The means, standard deviations, and ranges of the questionnaires and cognitive tests are presented in Table 1. Few mothers reported high depression/anxiety levels (as can be expected in a general population sample), but a larger proportion reported clinically elevated levels of insomnia and couple relationship distress. Table 2 depicts the participants’ distress measure results grouped according to cutoff levels, as well as the percentage of participants reporting clinically elevated symptoms within 0–4 concurrent domains. As again expected in a general population sample, most participants reported clinically elevated levels in either zero or one domain, while a small subgroup reported symptoms crossing clinical cutoffs in multiple domains.
The TWOB and GML mean sample scores were within the normal range (±1 SD) of Cogstate normative data for the age groups 18–34/35–49years. The ISL mean sample scores were within the normal range for the 18–34-year age group, and slightly better than for the 35–49-year age group. The CPAL mean sample scores reflected more errors than expected based on the norms; however, the CPAL normative sample size is very small (18–34years N=62, 35–49years N=9) and should thus be referred to with caution. The Cogstate integrity pass rate was 100% for all tasks except for TWOB; seven participants’ TWOB results were excluded due to an insufficient pass rate. The completion rate was 100% for all tasks except for SETS; one participant’s SETS result was incomplete and excluded. The mothers tested with Cogstate for the first time vs. the re-tested mothers did not have significantly different results (U-tests, p=0.35–0.95). The participants’ WAIS-IV VCI results were representative of the general Finnish population (normative M=100, SD=15). Nine participants had not completed the WAIS-IV VCI tasks due to time restrictions.
As can be seen in Table 3, the correlations between the psychological distress measures as continuous variables and EFs were all in the expected direction (i.e., more symptoms – lower EFs), but these associations were weak. All symptom domains correlated with each other on a significant level, so that a higher number of symptoms assessed with different measures covaried with each other. Of the control variables, only education level correlated significantly (and positively) with maternal EFs. Hence, education level was utilized as a control variable in the subsequent regression analyses.
Multiple Regression Results
The first step of all the regression models was identical, including only the control variable education level, which accounted for 4% of maternal EF variation on a significant level (R2=0.04, p=0.01). Thus, the Step 1 results are not repeated in the subsequent results description.
The results of the regression analysis examining the associations between single/additive psychological distress domains and maternal EF variation are presented in Table 4. Contrary to our expectations, the continuous psychological distress symptoms added in Step 2, i.e., EPDS, SCL-90, AIS, and RDAS, did not have significant effects on EFs (∆R2=0.04, p=0.20).
As can be seen in Table 5, when the psychological distress domains were dichotomized to compare symptom levels below/above their respective clinical cutoffs, the symptom domains were not independently associated with EF variation (EPDS: ∆R2=0.00, p=0.46; SCL-90 ∆R2=0.01, p=0.40; AIS: ∆R2=0.02, p=0.11; RDAS ∆R2=0.02, p=0.08). However, there was a slight difference between the symptom domains: The associations with EFs were clearly non-significant for depression and anxiety, while the associations came close to significance for insomnia and poor couple relationship adjustment.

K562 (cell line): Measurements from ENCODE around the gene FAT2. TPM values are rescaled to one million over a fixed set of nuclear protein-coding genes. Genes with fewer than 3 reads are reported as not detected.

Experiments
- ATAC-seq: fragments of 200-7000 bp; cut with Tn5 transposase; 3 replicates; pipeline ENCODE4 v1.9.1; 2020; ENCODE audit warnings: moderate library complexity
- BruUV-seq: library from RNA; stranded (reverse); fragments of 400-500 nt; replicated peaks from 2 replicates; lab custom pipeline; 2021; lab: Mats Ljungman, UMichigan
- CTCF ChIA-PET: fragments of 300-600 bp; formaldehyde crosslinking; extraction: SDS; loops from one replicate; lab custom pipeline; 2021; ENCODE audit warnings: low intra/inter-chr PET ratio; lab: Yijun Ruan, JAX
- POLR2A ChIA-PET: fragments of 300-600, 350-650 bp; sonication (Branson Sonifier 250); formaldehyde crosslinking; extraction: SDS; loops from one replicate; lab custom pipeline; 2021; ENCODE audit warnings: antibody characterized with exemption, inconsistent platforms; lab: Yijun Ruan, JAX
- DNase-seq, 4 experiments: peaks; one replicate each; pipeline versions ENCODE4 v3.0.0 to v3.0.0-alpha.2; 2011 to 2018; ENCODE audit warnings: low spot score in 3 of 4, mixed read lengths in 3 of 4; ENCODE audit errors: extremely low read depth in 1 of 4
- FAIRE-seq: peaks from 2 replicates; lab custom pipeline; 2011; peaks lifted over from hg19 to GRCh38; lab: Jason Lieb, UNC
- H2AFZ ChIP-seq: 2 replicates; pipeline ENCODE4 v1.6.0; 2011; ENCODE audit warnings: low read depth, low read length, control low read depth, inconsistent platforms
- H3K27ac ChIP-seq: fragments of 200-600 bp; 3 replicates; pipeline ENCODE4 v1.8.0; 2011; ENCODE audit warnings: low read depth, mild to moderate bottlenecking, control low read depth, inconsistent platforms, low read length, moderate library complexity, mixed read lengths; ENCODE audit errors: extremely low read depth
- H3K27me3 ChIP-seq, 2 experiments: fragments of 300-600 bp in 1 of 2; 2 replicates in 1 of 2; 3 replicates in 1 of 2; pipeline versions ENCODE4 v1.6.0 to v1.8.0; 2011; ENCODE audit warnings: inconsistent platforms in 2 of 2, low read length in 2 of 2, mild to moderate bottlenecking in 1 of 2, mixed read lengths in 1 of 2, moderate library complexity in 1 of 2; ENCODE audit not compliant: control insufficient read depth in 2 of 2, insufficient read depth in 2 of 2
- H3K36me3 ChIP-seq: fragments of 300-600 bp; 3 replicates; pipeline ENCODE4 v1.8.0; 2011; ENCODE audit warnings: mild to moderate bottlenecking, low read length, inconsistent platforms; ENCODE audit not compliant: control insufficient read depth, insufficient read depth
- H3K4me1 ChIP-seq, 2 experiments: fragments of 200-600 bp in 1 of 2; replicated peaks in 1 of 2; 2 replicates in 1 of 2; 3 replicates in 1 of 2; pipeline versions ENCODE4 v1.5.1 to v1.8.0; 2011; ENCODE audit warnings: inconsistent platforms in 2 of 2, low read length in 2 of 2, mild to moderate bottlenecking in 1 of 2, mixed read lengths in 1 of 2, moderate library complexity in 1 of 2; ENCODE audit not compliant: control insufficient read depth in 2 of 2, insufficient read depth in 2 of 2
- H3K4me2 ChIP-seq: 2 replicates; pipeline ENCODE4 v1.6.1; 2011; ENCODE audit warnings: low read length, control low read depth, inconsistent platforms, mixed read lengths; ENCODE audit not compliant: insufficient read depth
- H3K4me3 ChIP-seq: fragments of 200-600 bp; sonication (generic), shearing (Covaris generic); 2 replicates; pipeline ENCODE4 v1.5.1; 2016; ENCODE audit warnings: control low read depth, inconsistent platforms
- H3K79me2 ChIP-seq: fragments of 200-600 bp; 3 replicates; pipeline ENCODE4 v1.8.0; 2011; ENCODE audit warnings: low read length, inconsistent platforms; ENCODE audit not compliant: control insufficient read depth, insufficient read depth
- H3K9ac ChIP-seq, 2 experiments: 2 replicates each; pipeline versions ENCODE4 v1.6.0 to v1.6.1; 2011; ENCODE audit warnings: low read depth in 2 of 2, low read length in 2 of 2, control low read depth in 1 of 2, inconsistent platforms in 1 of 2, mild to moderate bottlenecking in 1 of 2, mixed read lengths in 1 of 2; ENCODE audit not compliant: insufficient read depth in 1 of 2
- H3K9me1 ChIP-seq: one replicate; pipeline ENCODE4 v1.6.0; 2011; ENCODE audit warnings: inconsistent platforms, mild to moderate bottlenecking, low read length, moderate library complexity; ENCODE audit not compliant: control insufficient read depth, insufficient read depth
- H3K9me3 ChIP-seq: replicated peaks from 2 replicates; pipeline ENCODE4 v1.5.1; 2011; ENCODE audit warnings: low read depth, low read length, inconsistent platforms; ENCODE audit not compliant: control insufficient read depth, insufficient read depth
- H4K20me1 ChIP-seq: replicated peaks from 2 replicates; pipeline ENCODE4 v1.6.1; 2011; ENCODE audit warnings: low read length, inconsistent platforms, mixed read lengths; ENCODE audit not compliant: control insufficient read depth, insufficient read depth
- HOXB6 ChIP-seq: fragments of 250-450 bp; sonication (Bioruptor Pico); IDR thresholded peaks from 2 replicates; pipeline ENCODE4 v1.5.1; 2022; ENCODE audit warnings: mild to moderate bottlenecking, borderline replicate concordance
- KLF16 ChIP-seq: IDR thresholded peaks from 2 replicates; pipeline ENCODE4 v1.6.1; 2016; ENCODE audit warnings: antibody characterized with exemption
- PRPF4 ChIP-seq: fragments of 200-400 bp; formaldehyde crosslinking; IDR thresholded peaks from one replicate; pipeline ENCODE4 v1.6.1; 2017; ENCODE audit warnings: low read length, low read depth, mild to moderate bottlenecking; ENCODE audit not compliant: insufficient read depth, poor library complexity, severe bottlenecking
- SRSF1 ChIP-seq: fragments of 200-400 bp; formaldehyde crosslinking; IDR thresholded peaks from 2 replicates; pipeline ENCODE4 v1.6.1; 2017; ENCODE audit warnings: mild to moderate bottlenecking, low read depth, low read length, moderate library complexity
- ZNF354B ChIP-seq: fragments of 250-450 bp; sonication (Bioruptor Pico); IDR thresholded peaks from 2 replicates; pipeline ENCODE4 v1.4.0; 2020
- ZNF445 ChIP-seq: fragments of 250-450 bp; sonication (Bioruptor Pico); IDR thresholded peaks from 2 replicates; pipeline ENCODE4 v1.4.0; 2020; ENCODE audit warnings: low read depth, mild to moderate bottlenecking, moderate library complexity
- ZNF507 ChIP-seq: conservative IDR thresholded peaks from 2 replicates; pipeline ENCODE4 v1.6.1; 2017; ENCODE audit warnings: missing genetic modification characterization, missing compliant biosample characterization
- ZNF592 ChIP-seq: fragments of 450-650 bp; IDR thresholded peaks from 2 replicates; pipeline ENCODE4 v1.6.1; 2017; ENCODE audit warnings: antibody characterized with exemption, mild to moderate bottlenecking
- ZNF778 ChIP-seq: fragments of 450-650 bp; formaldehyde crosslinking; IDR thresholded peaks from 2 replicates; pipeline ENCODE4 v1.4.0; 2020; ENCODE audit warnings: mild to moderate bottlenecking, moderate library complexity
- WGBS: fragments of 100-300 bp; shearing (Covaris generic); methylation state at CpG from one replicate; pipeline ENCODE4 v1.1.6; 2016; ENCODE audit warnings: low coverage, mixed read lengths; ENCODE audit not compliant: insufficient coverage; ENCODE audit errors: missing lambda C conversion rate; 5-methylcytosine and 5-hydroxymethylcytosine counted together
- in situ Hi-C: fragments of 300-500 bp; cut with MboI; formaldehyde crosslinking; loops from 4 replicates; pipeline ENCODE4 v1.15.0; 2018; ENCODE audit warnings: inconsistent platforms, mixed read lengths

Next, the association between the cumulative number of clinically elevated psychological distress domains and maternal EF level was studied (Table 6). In line with our expectations, the number of domains with clinically elevated levels was significantly associated with the participants’ EF level, so that the number of domains predicted 3% of maternal EF variation (∆R2=0.03, p=0.04).
The scatterplot with a fitted regression line in Figure 1 exhibits a trend showing lower maternal EF level as the number of simultaneous clinically elevated psychological distress domains increases from zero to two. This pattern is not as clear for participants reporting clinically elevated levels within more than two domains. However, as these group sizes are small (12 participants reported clinically elevated levels in three domains, while only three reported elevated levels in four domains), their results should be interpreted with caution. For groups this small, single extreme values can largely impact the distribution. For example, as depicted in Figure 1, the group reporting elevated psychological distress levels in three domains include one participant with a particularly high EF level.
Figure 1. Executive functioning grouped according to number of elevated symptom domains. The scatterplot with a fitted regression line shows the distribution of the participants’ EF levels, as grouped according to the number of domains (i.e., depression, anxiety, insomnia, and poor couple relationship adjustment) with clinically elevated symptom levels. EFs were measured with a composite score based on five Cogstate tasks, a higher value indicates better EFs. The EF composite’s mean was set to zero through standardization. The values on the vertical axis refer to standard deviations from the EF mean value. Psychological distress was measured with self-report questionnaires (the Edinburgh Postnatal Depression Scale, the Anxiety Subscale from The Symptom Checklist-90, the Athens Insomnia Scale, and the Revised Dyadic Adjustment Scale). The number of elevated symptom domains refers to the number of concurrent psychological distress domains which cross-cutoff values for clinically elevated symptom levels.